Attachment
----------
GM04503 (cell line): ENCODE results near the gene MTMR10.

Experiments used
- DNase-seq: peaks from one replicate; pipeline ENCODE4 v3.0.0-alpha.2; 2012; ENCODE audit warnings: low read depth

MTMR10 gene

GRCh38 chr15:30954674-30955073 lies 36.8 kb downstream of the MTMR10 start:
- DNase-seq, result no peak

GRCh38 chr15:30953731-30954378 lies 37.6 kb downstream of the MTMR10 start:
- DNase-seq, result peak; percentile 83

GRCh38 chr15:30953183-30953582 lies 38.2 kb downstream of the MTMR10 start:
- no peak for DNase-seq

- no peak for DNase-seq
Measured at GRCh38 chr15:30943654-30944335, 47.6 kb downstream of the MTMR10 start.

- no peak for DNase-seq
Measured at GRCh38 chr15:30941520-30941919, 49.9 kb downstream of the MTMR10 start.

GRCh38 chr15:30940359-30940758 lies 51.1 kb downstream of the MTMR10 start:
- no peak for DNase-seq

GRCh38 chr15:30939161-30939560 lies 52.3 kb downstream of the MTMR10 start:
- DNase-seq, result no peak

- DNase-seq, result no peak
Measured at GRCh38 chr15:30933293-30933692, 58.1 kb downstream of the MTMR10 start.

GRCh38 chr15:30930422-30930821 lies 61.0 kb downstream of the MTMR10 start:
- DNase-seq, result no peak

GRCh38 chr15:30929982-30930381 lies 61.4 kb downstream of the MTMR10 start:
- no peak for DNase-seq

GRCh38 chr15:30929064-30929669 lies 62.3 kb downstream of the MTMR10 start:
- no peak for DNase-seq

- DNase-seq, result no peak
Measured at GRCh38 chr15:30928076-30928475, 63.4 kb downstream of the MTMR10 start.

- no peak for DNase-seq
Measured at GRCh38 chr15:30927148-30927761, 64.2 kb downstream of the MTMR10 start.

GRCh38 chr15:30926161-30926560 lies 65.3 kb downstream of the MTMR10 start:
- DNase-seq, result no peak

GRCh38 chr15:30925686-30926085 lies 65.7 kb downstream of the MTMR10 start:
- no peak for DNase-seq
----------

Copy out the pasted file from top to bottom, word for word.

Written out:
GM04503 (cell line): ENCODE results near the gene MTMR10.

Experiments used
- DNase-seq: peaks from one replicate; pipeline ENCODE4 v3.0.0-alpha.2; 2012; ENCODE audit warnings: low read depth

MTMR10 gene

GRCh38 chr15:30954674-30955073 lies 36.8 kb downstream of the MTMR10 start:
- DNase-seq, result no peak

GRCh38 chr15:30953731-30954378 lies 37.6 kb downstream of the MTMR10 start:
- DNase-seq, result peak; percentile 83

GRCh38 chr15:30953183-30953582 lies 38.2 kb downstream of the MTMR10 start:
- no peak for DNase-seq

- no peak for DNase-seq
Measured at GRCh38 chr15:30943654-30944335, 47.6 kb downstream of the MTMR10 start.

- no peak for DNase-seq
Measured at GRCh38 chr15:30941520-30941919, 49.9 kb downstream of the MTMR10 start.

GRCh38 chr15:30940359-30940758 lies 51.1 kb downstream of the MTMR10 start:
- no peak for DNase-seq

GRCh38 chr15:30939161-30939560 lies 52.3 kb downstream of the MTMR10 start:
- DNase-seq, result no peak

- DNase-seq, result no peak
Measured at GRCh38 chr15:30933293-30933692, 58.1 kb downstream of the MTMR10 start.

GRCh38 chr15:30930422-30930821 lies 61.0 kb downstream of the MTMR10 start:
- DNase-seq, result no peak

GRCh38 chr15:30929982-30930381 lies 61.4 kb downstream of the MTMR10 start:
- no peak for DNase-seq

GRCh38 chr15:30929064-30929669 lies 62.3 kb downstream of the MTMR10 start:
- no peak for DNase-seq

- DNase-seq, result no peak
Measured at GRCh38 chr15:30928076-30928475, 63.4 kb downstream of the MTMR10 start.

- no peak for DNase-seq
Measured at GRCh38 chr15:30927148-30927761, 64.2 kb downstream of the MTMR10 start.

GRCh38 chr15:30926161-30926560 lies 65.3 kb downstream of the MTMR10 start:
- DNase-seq, result no peak

GRCh38 chr15:30925686-30926085 lies 65.7 kb downstream of the MTMR10 start:
- no peak for DNase-seq